Now, apparently, there is no actual Q score for universities. Trust me, I looked. But I can point to at least one survey that seems to sum it up pretty well. Take a look at these two New York Times articles about the big Maryland/Rutgers realignment. Both by Nate Silver, who you might remember is the political poll golden child right now. But, he was a sports guy first.
To summarize, in the first linked story, Silver estimates there are 624,944 Purdue (football) fans. That beats out only Northwestern, who has a significantly smaller student body to start with, and newcomer Maryland, which is a comparatively small state.* The second story uses the same data, but it’s presented a little differently.
*Even putrid Indiana was estimated to have 636,954 fans. Though those numbers may have been boosted by all those in and around Bloomington doing searches for Notre Dame.
Of course, that is focusing on football, and I think it would be pretty fair to say that Indiana is still a basketball state, even in the post-Manning era. I’m sure those numbers for Purdue and Indiana both would rise significantly for basketball. Still, Purdue certainly has it’s problems there.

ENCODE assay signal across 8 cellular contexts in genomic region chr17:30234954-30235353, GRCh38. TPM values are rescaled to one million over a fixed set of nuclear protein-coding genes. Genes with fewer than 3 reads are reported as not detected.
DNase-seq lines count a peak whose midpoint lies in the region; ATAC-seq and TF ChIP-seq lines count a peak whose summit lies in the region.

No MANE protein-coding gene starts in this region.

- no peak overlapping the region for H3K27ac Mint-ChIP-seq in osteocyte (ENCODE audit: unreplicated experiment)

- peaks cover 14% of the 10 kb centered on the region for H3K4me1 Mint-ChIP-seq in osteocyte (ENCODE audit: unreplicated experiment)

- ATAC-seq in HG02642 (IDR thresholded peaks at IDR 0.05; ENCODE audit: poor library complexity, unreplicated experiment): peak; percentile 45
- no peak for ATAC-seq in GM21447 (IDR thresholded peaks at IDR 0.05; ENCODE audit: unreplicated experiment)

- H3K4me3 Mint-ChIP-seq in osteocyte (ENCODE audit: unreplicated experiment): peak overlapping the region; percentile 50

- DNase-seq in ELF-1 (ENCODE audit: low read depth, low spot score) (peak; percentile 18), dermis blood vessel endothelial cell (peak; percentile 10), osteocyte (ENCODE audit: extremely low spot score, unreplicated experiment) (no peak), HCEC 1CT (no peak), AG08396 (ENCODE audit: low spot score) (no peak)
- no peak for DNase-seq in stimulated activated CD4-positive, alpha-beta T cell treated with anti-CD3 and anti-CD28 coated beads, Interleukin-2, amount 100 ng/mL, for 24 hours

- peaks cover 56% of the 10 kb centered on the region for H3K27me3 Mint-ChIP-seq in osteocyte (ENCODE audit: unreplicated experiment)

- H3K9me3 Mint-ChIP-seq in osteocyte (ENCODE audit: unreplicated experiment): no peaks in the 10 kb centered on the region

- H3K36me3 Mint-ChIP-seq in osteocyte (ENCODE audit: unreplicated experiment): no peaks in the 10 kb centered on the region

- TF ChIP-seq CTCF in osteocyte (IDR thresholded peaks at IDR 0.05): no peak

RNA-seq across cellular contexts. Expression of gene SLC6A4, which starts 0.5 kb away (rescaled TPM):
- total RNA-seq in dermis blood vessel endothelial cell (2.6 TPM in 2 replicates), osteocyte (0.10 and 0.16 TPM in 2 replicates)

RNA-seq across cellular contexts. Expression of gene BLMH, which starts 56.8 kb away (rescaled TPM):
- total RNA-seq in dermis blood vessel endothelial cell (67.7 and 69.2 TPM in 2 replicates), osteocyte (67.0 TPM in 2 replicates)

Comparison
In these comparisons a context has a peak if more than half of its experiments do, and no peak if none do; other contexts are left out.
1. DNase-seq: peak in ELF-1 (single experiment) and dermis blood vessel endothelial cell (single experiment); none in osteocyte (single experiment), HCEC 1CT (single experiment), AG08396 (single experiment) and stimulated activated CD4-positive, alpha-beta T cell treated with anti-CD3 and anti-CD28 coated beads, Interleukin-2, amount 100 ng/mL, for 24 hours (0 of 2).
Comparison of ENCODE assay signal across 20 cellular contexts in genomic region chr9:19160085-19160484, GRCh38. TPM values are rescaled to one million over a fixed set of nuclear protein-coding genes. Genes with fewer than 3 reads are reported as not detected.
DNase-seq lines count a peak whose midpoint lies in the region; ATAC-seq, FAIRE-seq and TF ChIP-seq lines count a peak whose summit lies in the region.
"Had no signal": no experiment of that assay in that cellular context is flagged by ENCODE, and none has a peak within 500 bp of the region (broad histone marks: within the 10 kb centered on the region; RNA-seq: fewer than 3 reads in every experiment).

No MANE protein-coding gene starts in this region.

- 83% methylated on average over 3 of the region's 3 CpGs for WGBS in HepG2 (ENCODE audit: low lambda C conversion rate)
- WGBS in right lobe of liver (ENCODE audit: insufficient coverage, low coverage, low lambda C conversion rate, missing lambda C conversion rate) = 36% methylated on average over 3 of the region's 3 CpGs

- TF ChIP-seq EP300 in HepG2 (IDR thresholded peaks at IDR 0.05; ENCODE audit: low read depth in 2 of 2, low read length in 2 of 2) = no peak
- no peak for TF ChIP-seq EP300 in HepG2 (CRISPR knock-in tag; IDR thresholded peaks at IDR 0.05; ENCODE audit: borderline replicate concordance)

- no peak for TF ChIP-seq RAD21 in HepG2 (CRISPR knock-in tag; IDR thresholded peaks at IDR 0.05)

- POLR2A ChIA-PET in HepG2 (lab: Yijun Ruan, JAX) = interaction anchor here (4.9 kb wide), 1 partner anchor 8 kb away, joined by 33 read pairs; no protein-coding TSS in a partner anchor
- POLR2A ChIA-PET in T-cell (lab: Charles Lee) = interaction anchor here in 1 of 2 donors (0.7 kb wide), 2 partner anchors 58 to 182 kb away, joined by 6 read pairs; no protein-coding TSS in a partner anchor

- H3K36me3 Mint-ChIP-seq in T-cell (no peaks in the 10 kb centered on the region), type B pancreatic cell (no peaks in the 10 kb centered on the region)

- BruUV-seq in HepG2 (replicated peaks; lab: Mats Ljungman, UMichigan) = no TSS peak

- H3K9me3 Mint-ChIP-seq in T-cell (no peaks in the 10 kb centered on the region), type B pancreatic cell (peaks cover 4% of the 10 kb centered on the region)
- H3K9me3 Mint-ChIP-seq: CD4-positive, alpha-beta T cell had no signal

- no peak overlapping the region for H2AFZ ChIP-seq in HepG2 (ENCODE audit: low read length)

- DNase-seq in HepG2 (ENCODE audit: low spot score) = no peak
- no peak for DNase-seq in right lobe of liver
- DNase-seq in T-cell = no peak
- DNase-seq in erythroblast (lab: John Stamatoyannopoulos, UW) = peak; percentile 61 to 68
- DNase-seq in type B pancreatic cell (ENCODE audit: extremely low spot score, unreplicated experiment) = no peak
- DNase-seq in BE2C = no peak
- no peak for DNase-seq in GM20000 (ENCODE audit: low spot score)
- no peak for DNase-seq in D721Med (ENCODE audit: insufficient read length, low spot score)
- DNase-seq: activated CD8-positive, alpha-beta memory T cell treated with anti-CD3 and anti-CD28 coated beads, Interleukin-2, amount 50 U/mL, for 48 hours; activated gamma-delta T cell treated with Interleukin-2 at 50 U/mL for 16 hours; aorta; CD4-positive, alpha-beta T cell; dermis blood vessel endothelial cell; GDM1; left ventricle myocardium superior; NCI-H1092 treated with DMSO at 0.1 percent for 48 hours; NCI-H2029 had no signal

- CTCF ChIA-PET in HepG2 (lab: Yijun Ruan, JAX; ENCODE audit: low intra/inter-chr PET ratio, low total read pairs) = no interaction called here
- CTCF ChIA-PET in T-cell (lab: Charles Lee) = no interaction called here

I’ve seen it first hand, at both football and basketball games. The seats just aren't filled. In football, I think that can be directly attributed to the lack of real success on the field. Purdue isn't seen as a glamorous destination or a particularly strong program. And, sadly, Purdue has done exactly squat to dispel the notion that they are a middling team. Maybe hiring this guy from Kent State will be just what the doctor ordered, he did wonders with the Golden Flashes. But, until it translates to butts in the seats, it’s going to be hard to land the kind of recruits it takes to reach the days of Griese and Keyes. Or, hell, even of Brees and Orton.